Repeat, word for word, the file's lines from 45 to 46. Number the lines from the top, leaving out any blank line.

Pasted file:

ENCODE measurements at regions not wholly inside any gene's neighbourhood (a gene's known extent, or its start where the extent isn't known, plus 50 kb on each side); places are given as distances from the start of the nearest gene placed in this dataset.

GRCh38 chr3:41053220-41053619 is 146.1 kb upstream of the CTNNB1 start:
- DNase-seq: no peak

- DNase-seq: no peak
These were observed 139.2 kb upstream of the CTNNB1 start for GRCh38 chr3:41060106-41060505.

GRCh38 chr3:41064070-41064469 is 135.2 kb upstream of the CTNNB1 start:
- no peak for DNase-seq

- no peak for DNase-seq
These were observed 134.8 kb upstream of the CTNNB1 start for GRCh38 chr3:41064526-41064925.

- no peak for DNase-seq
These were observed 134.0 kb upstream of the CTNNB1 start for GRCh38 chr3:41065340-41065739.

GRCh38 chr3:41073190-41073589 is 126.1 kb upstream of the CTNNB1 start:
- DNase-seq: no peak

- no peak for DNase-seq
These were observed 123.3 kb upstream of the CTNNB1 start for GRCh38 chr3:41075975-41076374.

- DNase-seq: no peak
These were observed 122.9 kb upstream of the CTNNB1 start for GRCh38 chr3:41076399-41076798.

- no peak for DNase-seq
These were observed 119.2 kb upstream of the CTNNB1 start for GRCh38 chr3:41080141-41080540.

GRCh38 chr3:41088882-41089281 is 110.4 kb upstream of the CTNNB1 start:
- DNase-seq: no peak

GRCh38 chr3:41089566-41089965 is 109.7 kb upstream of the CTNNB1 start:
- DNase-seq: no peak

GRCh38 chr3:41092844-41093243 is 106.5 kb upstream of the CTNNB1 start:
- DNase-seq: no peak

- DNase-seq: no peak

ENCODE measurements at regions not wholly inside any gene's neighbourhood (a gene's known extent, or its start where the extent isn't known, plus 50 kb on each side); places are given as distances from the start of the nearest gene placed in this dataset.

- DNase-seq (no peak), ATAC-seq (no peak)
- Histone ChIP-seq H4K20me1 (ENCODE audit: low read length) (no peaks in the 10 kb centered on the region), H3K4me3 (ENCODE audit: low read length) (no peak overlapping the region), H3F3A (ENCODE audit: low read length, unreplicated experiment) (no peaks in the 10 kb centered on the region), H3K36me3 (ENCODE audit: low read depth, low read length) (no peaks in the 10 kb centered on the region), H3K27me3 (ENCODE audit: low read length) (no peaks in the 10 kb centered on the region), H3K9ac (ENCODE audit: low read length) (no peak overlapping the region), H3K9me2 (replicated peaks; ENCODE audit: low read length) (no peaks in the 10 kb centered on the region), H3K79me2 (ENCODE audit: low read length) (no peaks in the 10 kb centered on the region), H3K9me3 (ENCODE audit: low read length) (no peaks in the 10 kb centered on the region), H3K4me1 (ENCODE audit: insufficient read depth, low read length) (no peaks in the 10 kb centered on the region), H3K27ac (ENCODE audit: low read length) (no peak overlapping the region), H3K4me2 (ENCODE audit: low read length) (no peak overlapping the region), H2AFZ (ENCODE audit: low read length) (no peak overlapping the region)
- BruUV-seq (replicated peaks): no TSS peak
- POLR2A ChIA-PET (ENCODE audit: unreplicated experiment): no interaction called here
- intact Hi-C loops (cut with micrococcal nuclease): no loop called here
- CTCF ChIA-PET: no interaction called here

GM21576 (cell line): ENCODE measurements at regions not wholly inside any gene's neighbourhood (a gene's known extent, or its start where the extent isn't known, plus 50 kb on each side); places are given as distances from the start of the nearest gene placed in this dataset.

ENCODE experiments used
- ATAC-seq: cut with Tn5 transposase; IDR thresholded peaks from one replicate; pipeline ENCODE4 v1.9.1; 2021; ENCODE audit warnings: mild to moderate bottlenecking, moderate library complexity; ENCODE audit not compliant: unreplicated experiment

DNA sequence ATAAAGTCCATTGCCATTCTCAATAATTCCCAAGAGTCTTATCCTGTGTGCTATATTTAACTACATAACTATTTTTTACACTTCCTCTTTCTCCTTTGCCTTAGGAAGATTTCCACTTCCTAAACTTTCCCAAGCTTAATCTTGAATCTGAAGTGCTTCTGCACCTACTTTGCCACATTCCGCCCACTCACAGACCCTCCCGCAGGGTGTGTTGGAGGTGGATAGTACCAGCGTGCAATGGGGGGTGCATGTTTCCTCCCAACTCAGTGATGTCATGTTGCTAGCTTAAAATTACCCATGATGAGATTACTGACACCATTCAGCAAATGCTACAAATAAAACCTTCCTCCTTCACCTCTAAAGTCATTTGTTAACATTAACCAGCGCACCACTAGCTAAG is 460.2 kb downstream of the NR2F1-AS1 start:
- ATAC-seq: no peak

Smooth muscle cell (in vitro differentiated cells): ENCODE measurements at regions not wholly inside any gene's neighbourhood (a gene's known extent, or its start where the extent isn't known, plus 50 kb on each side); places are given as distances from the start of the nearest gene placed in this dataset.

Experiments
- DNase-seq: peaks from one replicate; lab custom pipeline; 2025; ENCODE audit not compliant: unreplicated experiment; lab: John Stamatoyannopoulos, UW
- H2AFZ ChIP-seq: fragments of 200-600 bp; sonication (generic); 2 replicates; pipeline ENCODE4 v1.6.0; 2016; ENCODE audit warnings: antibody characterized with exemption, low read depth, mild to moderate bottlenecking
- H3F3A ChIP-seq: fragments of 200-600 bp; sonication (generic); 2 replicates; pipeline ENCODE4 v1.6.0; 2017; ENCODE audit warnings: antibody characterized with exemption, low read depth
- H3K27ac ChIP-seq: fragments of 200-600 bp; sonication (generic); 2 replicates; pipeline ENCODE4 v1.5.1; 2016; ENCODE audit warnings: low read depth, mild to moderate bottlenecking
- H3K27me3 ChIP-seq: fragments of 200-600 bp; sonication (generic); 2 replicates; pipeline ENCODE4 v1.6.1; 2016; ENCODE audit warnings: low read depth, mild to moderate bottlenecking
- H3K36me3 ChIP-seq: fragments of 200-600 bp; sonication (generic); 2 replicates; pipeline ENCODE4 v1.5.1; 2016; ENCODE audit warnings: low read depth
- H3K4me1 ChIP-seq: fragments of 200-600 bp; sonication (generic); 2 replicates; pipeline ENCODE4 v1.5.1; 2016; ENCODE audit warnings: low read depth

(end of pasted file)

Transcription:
- H3K27me3 ChIP-seq: fragments of 200-600 bp; sonication (generic); 2 replicates; pipeline ENCODE4 v1.6.1; 2016; ENCODE audit warnings: low read depth, mild to moderate bottlenecking
- H3K36me3 ChIP-seq: fragments of 200-600 bp; sonication (generic); 2 replicates; pipeline ENCODE4 v1.5.1; 2016; ENCODE audit warnings: low read depth